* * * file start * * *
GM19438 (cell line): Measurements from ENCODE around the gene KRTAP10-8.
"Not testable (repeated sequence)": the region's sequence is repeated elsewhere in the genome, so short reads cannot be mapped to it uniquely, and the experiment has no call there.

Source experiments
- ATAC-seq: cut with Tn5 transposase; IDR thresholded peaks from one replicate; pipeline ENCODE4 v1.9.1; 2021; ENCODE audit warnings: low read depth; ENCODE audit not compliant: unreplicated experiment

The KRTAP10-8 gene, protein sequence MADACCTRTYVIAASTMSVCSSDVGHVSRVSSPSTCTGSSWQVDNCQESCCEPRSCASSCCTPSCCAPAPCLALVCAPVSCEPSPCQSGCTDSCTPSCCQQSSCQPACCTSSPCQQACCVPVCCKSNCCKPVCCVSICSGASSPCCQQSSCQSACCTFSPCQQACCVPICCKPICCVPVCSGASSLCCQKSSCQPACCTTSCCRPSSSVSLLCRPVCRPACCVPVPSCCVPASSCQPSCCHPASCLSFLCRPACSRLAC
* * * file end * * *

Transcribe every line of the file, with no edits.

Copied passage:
GM19438 (cell line): Measurements from ENCODE around the gene KRTAP10-8.
"Not testable (repeated sequence)": the region's sequence is repeated elsewhere in the genome, so short reads cannot be mapped to it uniquely, and the experiment has no call there.

Source experiments
- ATAC-seq: cut with Tn5 transposase; IDR thresholded peaks from one replicate; pipeline ENCODE4 v1.9.1; 2021; ENCODE audit warnings: low read depth; ENCODE audit not compliant: unreplicated experiment

The KRTAP10-8 gene, protein sequence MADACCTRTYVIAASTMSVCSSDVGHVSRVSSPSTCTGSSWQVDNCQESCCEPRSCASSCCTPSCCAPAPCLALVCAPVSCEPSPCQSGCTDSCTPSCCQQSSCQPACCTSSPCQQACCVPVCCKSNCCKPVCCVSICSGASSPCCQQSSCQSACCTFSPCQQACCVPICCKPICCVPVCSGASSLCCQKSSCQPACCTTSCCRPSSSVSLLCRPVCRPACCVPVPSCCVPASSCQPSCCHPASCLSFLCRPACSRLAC